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The trabecula septomarginalis (Leonardo’s cord) in abnormal ventriculo-arterial connections: anatomic and morphogenetic implications

Journal of Cardiothoracic Surgery20149:71

https://doi.org/10.1186/1749-8090-9-71

Received: 30 November 2013

Accepted: 31 March 2014

Published: 21 April 2014

Abstract

Background

The abnormal ventriculo-arterial connections in atrio-ventricular concordance and situs solitus with two well developed ventricles include the range from tetralogy of Fallot throughout the different forms of double outlet right ventricle to transposition of great arteries.

The infundibular septum and the trabecula septomarginalis are the fundamental anatomical landmarks for the segmental analysis.

In these abnormalities there is a pathological progressive counter-clockwise rotation of the infundibular septum which divorces from the antero-superior limb of the trabecula septomarginalis and achieves his identity. Is there any anatomical evidence of a simultaneous abnormal counter-clockwise rotation of the trabecula septomarginalis?

Methods

Malposition of great arteries is a generic term since all relationships have to be expected.

We present specimens with anatomical evidence of a progressive counter-clockwise rotation from 0° to about 180°of the plane passing throughout the trabecula septomarginalis’s limbs.

Results

We can observe sequentially:

1. Malformations in which the posterior limb of the trabecula septomarginalis is committed to the ventriculo infundibular fold: (tetralogy of Fallot, double outlet right ventricle with sub-aortic ventricular septal defect, truncus arteriosus and doubly committed ventricular septal defect);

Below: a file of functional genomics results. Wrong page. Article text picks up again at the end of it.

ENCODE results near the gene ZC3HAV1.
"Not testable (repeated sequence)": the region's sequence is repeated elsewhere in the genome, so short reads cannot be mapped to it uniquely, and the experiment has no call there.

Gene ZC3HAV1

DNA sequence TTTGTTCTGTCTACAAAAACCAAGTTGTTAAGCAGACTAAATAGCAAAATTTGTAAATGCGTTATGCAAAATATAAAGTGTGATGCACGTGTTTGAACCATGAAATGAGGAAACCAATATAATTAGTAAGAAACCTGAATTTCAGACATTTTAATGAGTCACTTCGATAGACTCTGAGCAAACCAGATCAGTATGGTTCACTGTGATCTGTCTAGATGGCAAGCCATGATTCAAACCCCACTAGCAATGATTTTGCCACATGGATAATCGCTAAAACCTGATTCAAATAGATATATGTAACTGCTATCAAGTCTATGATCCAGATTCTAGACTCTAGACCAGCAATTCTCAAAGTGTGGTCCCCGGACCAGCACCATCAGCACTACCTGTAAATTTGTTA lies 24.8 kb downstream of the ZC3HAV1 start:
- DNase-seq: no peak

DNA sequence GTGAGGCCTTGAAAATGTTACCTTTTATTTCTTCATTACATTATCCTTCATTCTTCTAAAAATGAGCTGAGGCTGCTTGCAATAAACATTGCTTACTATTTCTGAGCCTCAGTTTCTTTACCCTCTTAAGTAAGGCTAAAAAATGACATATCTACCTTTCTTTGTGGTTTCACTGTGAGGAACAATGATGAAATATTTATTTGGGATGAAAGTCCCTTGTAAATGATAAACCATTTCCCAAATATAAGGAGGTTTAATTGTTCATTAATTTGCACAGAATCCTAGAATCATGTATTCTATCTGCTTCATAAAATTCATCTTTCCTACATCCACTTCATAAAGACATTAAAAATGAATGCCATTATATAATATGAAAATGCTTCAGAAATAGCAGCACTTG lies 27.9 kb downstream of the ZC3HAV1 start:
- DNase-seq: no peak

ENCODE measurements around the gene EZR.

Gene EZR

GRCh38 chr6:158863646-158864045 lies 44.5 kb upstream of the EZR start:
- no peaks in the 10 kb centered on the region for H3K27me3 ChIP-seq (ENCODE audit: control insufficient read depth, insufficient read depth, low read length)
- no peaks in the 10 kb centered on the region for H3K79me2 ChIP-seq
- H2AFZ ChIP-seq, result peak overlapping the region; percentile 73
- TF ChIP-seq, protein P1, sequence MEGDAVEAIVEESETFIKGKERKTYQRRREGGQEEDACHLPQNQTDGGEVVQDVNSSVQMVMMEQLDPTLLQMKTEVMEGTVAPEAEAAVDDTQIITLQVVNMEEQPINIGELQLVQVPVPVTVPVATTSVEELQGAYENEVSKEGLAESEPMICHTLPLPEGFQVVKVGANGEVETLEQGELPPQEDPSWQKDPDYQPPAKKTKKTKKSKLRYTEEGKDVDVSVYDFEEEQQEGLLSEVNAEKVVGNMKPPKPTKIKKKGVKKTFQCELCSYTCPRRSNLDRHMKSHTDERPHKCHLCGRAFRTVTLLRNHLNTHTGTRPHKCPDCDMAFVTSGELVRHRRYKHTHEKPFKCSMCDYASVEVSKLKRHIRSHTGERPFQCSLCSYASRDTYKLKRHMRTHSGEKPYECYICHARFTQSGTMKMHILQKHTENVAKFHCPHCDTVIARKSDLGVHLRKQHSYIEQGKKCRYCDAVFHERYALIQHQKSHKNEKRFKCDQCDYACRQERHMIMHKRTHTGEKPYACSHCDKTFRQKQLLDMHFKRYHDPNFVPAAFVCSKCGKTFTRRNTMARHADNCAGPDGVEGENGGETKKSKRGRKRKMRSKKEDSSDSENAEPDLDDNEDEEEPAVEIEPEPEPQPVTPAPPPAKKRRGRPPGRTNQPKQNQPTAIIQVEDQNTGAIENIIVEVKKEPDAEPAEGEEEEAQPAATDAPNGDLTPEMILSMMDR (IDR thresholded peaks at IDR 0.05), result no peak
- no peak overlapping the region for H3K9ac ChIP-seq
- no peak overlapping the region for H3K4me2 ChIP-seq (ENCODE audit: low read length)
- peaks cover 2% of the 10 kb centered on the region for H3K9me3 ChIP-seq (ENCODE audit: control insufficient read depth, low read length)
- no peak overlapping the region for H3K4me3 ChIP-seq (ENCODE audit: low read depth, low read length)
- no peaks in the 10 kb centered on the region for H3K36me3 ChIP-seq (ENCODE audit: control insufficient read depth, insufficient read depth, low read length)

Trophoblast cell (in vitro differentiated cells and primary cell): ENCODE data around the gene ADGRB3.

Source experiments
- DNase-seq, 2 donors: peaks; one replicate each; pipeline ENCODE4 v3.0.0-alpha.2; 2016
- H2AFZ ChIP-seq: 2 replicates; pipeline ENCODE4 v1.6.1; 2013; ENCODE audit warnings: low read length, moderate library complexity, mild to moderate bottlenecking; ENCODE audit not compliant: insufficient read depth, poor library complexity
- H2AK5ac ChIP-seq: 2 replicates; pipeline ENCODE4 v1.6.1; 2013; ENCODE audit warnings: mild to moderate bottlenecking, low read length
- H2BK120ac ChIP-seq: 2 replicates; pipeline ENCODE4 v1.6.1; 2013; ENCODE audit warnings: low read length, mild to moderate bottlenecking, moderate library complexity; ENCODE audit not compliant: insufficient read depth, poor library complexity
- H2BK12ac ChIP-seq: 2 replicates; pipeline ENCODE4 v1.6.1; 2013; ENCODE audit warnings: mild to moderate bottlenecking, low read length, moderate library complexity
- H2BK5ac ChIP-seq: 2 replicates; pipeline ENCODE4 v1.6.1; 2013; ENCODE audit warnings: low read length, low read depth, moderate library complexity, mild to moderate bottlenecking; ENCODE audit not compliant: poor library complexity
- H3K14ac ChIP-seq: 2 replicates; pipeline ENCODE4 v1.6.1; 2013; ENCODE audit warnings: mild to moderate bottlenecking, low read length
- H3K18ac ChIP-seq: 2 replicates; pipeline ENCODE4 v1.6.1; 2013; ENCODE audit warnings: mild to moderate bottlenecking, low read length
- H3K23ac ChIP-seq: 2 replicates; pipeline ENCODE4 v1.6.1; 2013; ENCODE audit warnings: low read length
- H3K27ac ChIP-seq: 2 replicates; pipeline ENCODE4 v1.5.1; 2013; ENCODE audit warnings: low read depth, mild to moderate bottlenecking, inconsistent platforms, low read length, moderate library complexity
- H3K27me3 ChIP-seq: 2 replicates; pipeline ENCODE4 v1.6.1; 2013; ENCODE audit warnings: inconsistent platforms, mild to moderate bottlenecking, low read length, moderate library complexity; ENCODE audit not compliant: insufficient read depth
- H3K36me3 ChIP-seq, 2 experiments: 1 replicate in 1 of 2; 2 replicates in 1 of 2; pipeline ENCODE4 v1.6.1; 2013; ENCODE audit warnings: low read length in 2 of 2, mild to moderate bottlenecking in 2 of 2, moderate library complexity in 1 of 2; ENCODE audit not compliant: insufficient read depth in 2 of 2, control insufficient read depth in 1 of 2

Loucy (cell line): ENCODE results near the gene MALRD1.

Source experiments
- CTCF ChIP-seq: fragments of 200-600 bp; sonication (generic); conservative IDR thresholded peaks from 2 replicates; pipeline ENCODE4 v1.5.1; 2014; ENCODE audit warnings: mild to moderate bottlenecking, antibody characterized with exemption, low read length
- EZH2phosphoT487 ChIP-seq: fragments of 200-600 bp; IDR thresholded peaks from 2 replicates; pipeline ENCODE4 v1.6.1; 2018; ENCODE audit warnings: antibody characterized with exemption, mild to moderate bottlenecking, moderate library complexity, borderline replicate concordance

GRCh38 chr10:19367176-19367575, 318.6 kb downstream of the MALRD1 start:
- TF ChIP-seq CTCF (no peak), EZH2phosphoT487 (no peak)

2. Malformations in which the posterior limb of the trabecula septomarginalis is committed to the infundibular septum (double outlet right ventricle with sub-pulmonary ventricular septal defect, transposition of great arteries).

Conclusions

1. The sequential-segmental analysis identify all the morphologies.

2. The trabecula septomarginalis plane presents a progressive counter-clockwise twist on the long axis.

3. Since the trabeculated portions of the ventricles are the oldest developmental components, our observations support the hypothesis that the abnormal ventriculo-arterial connections could be in relation with a pathological myocardial process during early cardio-genesis.

We are promoting new studies to investigate our anatomical observations.

Keywords

Ventriculo-arterial connectionsTrabecula septomarginalisInfundibular septumVentricular septumVentriculo-infundibular fold

Background

During embryogenesis the junction of the myocardial outflow tract with the great arteries undergoes remodelling [1].

A counter-clockwise rotation of the infundibular septum (IS) [2] from tetralogy of Fallot (TF) to different forms of double outlet right ventricle (DORV) to transposition of great arteries (TGA) has been described [35].

Is there any anatomical evidence of a sequential counter-clockwise rotation at ventricular level?

The trabecula septomarginalis (TSM) [6] first observed by Leonardo da Vinci in 1513 [7] (Figure 1, Leonardo’s cord) is formed by compaction of the apical trabeculations on the septal surface of the right ventricle (RH Anderson, personal communication 2012).